Ocado is being sued by a Norwegian company amid allegations the online supermarket ‘unlawfully’ breached a patent for its warehouse technology.
The food logistics and delivery tech firm is being sued in Britain and the US by Norway-based AutoStore in a legal wrangle which could trigger financial damages running into millions of pounds being forked out if the claim is proven.
In a statement, Ocado said it had not received any court documentation in respect of the matter, adding that ‘this is the first we have heard of this new claim.’
Legal action: Ocado is being sued in Britain and the US by Norway-based AutoStore
The legal saga emerged as Ocado overtook Tesco as the country’s most valuable grocery retailer on the UK stock market for the first time this week.
Ocado, which was once described by ex-Tesco boss Terry Leahy as a ‘charity’ case owing to its hefty losses, was worth around £21.7billion against Tesco’s £21.1billion valuation at the close of play on Tuesday. The company’s share of the grocery market comes in at around 1.7 per cent at present.
FTSE 100-listed Ocado’s share price is down over 5 per cent or 137.99p to 2,606p this afternoon.
Karl Johan Lier, chief executive and president of AutoStore, said: ‘Since 1996, AutoStore has developed and pioneered technology that has revolutionised retail storage and order fulfilment, and is driving the growth of online retail.
‘Our ownership of the technology at the heart of Ocado’s warehousing system is clear.
‘We will not tolerate Ocado’s continued infringement of our intellectual property rights in its effort to boost its growth and attempt to transform itself into a global technology company.’
AutoStore claims Ocado must stop selling its technology and pay damages, according to court documents filed in the US and UK.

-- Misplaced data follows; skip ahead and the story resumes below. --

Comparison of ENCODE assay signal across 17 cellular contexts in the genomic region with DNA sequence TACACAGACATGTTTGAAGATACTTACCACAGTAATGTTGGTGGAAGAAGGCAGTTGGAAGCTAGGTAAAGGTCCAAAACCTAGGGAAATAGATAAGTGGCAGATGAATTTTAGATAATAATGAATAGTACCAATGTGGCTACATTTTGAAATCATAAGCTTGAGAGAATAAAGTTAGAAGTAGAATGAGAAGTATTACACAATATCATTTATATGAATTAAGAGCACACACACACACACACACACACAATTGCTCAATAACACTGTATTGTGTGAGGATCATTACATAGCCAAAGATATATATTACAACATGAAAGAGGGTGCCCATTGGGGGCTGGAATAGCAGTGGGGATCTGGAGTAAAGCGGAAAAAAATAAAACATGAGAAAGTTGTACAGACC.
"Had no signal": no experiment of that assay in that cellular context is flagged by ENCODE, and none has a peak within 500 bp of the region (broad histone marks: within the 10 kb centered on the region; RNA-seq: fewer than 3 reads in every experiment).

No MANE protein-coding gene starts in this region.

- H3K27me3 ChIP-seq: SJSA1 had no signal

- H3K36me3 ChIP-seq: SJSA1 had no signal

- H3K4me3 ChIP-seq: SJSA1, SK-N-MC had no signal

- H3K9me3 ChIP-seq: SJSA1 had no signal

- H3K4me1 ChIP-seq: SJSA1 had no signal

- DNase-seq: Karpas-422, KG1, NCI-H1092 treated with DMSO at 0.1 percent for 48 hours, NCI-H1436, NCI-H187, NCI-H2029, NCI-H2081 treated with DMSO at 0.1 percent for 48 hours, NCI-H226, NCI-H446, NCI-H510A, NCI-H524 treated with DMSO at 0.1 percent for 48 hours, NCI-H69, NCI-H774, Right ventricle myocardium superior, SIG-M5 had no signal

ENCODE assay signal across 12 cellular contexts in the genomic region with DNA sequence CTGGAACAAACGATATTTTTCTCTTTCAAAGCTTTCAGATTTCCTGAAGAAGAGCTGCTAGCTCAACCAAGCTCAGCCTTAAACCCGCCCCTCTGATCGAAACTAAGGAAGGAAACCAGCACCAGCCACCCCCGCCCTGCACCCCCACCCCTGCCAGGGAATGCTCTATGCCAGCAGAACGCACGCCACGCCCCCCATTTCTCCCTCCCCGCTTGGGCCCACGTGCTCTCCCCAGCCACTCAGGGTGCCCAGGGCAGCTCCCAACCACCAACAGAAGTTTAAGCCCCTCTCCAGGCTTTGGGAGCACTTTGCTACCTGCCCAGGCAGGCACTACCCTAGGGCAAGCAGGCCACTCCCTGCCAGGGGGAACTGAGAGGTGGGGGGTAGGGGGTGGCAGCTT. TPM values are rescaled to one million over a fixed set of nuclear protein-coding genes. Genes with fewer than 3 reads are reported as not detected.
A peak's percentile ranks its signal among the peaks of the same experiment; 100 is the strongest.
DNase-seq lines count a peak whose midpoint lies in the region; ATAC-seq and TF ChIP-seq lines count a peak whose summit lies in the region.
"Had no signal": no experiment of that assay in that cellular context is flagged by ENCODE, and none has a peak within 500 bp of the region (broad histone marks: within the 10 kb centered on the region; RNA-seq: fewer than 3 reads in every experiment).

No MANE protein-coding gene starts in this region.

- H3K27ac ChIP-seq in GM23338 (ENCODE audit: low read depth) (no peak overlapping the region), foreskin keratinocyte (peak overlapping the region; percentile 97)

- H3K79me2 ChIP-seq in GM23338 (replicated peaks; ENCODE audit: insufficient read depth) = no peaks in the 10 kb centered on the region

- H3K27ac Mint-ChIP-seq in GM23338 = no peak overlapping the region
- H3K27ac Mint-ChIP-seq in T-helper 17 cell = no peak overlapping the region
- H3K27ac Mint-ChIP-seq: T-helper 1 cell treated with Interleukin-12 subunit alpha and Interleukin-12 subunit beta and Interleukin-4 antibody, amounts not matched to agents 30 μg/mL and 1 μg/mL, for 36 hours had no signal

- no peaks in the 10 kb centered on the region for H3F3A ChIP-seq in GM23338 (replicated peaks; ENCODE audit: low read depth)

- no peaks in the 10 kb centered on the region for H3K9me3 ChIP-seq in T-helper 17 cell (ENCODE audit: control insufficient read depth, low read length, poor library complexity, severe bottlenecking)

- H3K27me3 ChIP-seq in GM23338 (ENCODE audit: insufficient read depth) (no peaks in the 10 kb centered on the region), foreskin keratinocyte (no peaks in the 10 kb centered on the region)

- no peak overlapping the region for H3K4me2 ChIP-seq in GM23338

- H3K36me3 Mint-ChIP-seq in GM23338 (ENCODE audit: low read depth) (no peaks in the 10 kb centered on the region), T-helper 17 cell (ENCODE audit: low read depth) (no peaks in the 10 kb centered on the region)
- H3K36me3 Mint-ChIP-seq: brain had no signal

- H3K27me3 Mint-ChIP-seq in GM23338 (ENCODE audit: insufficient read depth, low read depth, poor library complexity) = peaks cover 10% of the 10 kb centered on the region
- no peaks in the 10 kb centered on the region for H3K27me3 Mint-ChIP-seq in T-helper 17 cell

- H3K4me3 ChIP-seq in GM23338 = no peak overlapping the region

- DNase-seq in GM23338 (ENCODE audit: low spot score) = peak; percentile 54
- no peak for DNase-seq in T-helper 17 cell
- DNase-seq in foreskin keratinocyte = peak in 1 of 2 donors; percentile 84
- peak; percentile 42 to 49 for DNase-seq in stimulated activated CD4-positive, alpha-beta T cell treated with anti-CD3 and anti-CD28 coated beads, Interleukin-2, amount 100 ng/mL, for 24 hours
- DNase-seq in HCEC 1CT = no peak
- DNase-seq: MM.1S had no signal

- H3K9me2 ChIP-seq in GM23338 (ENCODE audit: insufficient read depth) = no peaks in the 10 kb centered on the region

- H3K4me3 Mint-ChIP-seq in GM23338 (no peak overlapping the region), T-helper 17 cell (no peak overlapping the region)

In its US legal filing, AutoStore points out that Ocado’s deal with US retailer Kruger to install its robotic smart platforms across 20 warehouses, saw Ocado bank £42.6million per site.
AutoStore confirmed it was seeking an order barring Ocado and its partner Tharsus Group from manufacturing and selling ‘infringing products and importing them’ into the US.
The filing in the High Court in London is calling on the courts to block sales of Ocado’s products from Britain as well.
Ocado told This is Money in a statement: ‘Ocado Group plc (‘Ocado’) notes the press release from Autostore today.
‘Ocado confirms it has not received any papers in relation to these claims and this is the first we have heard of this new claim.
‘We are not aware of any infringement of any valid Autostore rights and of course we will investigate any claims once we receive further details.
‘We have multiple patents protecting the use of our systems in grocery and we are investigating whether Autostore has, or intends to infringe those patents. We will always vigorously protect our intellectual property.’
AutoStore boss Lier said that his company’s warehouse system operates with storage bins stacked vertically in a grid and stored in a cubic structure, with the bins retrieved by robots that travel on the top of the structure.
Around 500 installations and 18,000 robots across 30 countries are used by firms including UK supermarket Asda, US retailer Best Buy and German airline Lufthansa.
AutoStore added: ‘Ocado’s infringement of AutoStore’s AS/RS intellectual property – including the storage system and robots – is the foundation on which the ‘Ocado Smart Platform’ (OSP) was built and on which Ocado’s business today is based.’
Several alleged infringements also include the ‘central cavity design’ of the robots, the arrangement of the lifting mechanism and their in-wheel motors.
A court in Norway has already found that AutoStore is entitled to ownership of its patents covering the robots’ central cavity technology, it added.
Ocado’s technology has been sold around the world, with Marks and Spencer and Morrisons buying up services in Britain.
Prior to selling its tech services, Ocado struggled to turn a profit due to wafer-thin margins of only a few percent on its home delivery business.
Founder Tim Steiner insisted he would continue looking for outside investors to buy the technology, with the Kruger deal marking a turning point, eventually catapulting the firm into the FTSE 100.
The unprofitable grocery division was eventually bought by M&S and turned into a 50/50 joint venture, which offered online food delivery last month for the first time.
New deal: M&S food is now on sale via Ocado after a tie-up with Waitrose ended